If intermittent renewables are to be used at a high rate, then someone, needs to pay for standby generation/storage. The question is, who?
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Re: The South Australia energy disaster

Unread postby Shaved Monkey » Fri 10 Feb 2017, 02:30:01

sparky wrote:.
With 2 major black-outs in in 5 months and 6 load shedding of regional supply in one year,
the South Australians are quite irate .

From the "Advertiser" the local paper
http://www.adelaidenow.com.au/news/sout ... 449f1cb2d6

the first black out was caused by too much wind , the second by not enough .

The State government went heavily into renewable , with subsidies for individual panels and windmills
the majority of generation is produced by gas turbines
a large amount of complementary power would be imported from others State through the dual inter-connector line

two coal fired power stations were driven out of business

Then things went wrong , in September , high winds caused the wind mills to feather down to zero , some line were damaged and one of the inter-connector was down .

two days ago a predictable heat wave struck ( this is Australia , the sunburn country )
the State authority decide which generators get to switch on , those idiots though they could wing through it and didn't request a gas plant to come on line to save some money .

At sunset , with no wind whatsoever , the solar output dropped to zero , the inter-connector had no power to give as the others States were having high demand of their own .

The local government blame the national energy authority , which answers that they are not in the business of rationing
only of co-coordinating standards and prices ,
They also blame the Federal government who answers that they are incompetent and blinkered ,
playing the green card to be elected and too cheap to set up a decent grid and too hypocritical to mention that they import a lot of brown coal power , the dirtiest kind

While the voters are angry , the industry ,dairies and businesses are frothing at the mouth
for them it's not an inconvenience it's a major financial cost ,
several have flagged their intention to relocate from job deprived S.A. to States who are more mindful of their needs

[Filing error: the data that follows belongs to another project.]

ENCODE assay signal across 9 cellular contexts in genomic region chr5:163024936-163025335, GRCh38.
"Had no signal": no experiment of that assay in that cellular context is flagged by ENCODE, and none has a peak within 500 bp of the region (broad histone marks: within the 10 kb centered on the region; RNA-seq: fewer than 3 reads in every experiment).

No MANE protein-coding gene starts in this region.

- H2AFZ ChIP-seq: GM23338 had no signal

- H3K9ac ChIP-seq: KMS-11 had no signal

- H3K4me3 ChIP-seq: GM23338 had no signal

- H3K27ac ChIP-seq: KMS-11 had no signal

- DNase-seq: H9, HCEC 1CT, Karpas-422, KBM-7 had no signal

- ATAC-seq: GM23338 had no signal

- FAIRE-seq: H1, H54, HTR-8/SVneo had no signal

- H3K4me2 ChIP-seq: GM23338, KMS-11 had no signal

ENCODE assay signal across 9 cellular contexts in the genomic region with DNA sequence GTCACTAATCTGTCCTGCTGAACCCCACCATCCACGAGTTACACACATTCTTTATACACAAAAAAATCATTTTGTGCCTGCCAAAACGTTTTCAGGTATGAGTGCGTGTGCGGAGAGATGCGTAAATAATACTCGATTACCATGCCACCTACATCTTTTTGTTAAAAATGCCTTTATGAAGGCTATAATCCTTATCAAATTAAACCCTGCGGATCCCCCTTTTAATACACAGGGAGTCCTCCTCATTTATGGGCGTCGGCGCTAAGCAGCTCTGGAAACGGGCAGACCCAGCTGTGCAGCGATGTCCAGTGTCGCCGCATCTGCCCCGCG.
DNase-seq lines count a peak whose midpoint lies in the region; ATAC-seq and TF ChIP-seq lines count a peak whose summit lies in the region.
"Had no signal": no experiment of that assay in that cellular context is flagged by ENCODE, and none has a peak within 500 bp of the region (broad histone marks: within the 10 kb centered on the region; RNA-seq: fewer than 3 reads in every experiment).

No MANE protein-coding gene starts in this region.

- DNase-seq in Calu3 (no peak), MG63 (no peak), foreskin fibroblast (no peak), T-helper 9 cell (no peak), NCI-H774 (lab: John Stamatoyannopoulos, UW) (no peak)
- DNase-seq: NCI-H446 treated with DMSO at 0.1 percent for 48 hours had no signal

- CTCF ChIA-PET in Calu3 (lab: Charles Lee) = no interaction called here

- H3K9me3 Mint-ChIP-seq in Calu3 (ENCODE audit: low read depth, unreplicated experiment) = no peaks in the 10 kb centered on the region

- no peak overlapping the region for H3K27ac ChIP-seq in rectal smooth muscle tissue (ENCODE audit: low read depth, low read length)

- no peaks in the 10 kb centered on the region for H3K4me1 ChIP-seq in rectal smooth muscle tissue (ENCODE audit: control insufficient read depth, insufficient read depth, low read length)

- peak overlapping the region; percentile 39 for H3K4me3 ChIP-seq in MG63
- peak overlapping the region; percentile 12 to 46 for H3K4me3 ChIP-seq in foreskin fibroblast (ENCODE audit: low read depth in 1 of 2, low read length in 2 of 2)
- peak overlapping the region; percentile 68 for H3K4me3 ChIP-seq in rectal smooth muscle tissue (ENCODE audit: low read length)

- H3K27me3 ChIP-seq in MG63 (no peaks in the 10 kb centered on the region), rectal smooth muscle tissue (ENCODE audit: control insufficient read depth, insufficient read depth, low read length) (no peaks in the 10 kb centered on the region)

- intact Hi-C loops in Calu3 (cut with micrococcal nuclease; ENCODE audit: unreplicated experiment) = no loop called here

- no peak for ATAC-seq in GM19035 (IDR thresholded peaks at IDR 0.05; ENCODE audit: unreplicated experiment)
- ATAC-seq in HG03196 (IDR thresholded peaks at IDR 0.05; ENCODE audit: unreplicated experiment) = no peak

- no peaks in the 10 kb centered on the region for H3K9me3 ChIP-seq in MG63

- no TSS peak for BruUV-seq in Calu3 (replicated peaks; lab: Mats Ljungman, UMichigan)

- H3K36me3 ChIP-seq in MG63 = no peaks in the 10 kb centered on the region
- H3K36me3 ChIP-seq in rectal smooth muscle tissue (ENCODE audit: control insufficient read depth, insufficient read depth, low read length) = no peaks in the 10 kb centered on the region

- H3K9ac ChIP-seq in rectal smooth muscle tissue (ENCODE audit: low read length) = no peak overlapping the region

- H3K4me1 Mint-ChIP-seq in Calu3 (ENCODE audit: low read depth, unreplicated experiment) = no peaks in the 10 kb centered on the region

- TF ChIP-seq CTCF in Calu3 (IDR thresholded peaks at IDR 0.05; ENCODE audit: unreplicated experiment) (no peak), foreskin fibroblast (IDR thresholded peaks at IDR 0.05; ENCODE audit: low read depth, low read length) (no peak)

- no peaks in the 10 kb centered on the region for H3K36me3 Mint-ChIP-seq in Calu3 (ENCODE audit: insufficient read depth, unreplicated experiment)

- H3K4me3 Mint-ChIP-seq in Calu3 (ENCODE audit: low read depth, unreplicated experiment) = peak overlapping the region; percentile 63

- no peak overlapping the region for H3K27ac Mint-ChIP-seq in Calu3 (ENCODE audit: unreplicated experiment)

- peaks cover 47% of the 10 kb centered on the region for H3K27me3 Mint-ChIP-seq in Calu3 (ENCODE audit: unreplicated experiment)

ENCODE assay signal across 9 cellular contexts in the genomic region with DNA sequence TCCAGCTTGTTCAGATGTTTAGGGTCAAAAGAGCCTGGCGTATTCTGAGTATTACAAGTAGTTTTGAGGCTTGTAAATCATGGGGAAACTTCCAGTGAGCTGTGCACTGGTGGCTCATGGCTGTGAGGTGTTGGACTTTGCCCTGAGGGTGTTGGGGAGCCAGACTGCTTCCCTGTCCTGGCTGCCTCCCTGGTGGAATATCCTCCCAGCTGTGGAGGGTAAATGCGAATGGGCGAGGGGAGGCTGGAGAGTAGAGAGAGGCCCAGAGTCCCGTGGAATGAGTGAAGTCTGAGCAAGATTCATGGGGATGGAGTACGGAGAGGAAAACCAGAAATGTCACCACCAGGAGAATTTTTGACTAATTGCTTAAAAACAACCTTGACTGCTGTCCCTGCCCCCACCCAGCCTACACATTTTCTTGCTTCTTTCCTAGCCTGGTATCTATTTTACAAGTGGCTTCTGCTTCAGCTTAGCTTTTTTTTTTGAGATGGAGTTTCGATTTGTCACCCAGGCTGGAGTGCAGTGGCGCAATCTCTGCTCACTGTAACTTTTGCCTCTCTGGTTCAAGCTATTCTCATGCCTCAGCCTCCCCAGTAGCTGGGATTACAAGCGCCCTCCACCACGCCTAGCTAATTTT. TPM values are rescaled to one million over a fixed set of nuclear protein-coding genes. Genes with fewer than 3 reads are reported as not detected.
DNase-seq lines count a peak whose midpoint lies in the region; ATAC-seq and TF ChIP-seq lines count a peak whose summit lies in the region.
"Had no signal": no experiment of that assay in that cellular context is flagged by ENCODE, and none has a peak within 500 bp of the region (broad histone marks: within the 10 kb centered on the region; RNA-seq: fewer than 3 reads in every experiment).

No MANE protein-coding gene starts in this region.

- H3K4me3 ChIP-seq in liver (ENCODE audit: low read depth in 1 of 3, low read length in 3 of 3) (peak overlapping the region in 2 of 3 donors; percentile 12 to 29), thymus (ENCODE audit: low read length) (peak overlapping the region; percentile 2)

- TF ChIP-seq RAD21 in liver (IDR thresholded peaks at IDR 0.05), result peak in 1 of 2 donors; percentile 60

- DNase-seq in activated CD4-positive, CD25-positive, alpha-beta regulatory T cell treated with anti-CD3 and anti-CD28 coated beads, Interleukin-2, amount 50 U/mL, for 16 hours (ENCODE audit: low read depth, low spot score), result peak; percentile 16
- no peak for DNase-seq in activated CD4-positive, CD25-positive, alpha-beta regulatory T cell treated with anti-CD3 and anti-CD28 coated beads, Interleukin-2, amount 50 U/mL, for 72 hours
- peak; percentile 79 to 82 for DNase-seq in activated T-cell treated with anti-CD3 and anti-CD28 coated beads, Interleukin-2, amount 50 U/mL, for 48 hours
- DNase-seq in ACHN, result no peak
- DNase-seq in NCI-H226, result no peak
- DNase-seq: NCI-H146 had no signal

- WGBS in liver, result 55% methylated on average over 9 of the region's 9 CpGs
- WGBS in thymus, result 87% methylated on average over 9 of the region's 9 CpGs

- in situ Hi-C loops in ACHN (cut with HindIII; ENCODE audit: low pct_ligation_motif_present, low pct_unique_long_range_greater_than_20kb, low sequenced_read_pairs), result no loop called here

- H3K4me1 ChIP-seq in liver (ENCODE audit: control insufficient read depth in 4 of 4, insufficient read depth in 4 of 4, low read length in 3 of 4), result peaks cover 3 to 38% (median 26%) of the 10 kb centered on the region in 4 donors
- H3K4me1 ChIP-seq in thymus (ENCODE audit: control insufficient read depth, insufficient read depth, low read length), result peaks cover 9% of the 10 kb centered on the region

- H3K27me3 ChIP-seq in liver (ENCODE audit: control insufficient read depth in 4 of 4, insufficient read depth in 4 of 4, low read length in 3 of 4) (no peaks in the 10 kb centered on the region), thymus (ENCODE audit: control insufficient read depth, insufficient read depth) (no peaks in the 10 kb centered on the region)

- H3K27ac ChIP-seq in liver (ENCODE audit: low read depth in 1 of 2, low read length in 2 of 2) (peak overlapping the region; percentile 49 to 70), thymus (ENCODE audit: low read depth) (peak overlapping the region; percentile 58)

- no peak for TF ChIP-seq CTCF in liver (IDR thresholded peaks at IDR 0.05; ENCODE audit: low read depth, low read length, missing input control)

As a longer heat wave is forecast in the coming days ,things looks grim ,
Both New South Wales and Victoria have informed the Federal authority that they will barely be able to supply their own market and have no power to trade .

Gas turbines didnt get turned on
They predict demand and bid to supply power
But the gas can make more money being sold somewhere else than generating power .
Yet conservatives blame the Greens

As temperatures in New South Wales, South Australia, the ACT, Queensland and Victoria soar, there are predictions of rolling blackouts in some parts of the national electricity grid.
However, experts agree there is more than enough generation capacity in the energy market to meet demand, so why are we having power outages?
Is it market failure?
Are renewables to blame?
Or are power companies gaming the system?

https://www.theguardian.com/global/vide ... -explainer
https://www.theguardian.com/global/vide ... -explainer
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Re: The South Australia energy disaster

Unread postby kiwichick » Fri 10 Feb 2017, 03:02:13

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Re: The South Australia energy disaster

Unread postby Shaved Monkey » Fri 10 Feb 2017, 05:24:03

Image
Im in the pale yellow zone
Not too bad we are getting nice cool Easterlies
Garden is needing to be watered though I havent watered in the wet season before